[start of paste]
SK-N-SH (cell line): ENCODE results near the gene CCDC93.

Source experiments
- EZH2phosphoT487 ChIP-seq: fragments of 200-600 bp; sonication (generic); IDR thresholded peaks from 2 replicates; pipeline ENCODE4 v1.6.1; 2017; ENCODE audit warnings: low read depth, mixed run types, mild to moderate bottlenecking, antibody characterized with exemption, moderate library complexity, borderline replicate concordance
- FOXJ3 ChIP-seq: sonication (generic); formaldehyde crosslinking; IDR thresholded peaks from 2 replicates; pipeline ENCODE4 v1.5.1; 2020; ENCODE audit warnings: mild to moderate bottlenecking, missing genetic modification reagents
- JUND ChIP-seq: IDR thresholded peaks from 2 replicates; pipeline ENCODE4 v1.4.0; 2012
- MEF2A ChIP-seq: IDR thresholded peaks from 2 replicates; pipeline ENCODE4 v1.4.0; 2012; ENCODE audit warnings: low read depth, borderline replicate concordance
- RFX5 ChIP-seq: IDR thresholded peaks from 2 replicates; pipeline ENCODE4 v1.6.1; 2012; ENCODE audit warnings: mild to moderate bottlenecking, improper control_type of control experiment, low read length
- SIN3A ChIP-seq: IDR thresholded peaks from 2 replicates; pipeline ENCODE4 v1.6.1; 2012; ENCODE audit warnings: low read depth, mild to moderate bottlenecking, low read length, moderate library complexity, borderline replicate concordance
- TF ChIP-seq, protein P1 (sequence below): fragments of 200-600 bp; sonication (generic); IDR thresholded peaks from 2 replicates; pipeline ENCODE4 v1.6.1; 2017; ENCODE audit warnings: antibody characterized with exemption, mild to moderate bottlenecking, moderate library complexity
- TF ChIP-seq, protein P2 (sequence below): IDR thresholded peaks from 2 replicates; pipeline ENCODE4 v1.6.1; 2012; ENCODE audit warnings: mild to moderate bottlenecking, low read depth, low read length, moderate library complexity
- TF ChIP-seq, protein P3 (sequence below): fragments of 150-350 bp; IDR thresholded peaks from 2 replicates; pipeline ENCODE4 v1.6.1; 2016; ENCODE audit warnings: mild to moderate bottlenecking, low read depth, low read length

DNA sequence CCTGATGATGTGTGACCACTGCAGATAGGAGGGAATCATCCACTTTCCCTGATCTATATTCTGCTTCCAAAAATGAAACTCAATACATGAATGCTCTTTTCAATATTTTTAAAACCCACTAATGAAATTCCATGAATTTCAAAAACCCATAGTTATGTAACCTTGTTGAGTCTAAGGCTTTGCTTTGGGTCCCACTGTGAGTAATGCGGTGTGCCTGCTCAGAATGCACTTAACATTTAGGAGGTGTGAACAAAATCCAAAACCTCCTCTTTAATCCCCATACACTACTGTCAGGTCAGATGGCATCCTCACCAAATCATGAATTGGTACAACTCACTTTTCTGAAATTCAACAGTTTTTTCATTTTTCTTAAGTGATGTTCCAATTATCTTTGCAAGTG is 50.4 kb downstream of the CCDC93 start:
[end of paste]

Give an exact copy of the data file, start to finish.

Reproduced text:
SK-N-SH (cell line): ENCODE results near the gene CCDC93.

Source experiments
- EZH2phosphoT487 ChIP-seq: fragments of 200-600 bp; sonication (generic); IDR thresholded peaks from 2 replicates; pipeline ENCODE4 v1.6.1; 2017; ENCODE audit warnings: low read depth, mixed run types, mild to moderate bottlenecking, antibody characterized with exemption, moderate library complexity, borderline replicate concordance
- FOXJ3 ChIP-seq: sonication (generic); formaldehyde crosslinking; IDR thresholded peaks from 2 replicates; pipeline ENCODE4 v1.5.1; 2020; ENCODE audit warnings: mild to moderate bottlenecking, missing genetic modification reagents
- JUND ChIP-seq: IDR thresholded peaks from 2 replicates; pipeline ENCODE4 v1.4.0; 2012
- MEF2A ChIP-seq: IDR thresholded peaks from 2 replicates; pipeline ENCODE4 v1.4.0; 2012; ENCODE audit warnings: low read depth, borderline replicate concordance
- RFX5 ChIP-seq: IDR thresholded peaks from 2 replicates; pipeline ENCODE4 v1.6.1; 2012; ENCODE audit warnings: mild to moderate bottlenecking, improper control_type of control experiment, low read length
- SIN3A ChIP-seq: IDR thresholded peaks from 2 replicates; pipeline ENCODE4 v1.6.1; 2012; ENCODE audit warnings: low read depth, mild to moderate bottlenecking, low read length, moderate library complexity, borderline replicate concordance
- TF ChIP-seq, protein P1 (sequence below): fragments of 200-600 bp; sonication (generic); IDR thresholded peaks from 2 replicates; pipeline ENCODE4 v1.6.1; 2017; ENCODE audit warnings: antibody characterized with exemption, mild to moderate bottlenecking, moderate library complexity
- TF ChIP-seq, protein P2 (sequence below): IDR thresholded peaks from 2 replicates; pipeline ENCODE4 v1.6.1; 2012; ENCODE audit warnings: mild to moderate bottlenecking, low read depth, low read length, moderate library complexity
- TF ChIP-seq, protein P3 (sequence below): fragments of 150-350 bp; IDR thresholded peaks from 2 replicates; pipeline ENCODE4 v1.6.1; 2016; ENCODE audit warnings: mild to moderate bottlenecking, low read depth, low read length

DNA sequence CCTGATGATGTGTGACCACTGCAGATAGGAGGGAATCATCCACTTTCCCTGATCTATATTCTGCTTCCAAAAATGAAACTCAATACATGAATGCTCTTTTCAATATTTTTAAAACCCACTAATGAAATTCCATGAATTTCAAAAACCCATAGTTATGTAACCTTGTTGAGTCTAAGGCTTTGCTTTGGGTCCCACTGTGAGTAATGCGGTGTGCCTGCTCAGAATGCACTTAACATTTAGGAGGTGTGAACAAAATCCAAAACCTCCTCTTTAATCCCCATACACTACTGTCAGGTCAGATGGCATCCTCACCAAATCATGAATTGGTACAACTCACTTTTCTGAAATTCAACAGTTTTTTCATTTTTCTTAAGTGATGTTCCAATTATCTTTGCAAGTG is 50.4 kb downstream of the CCDC93 start: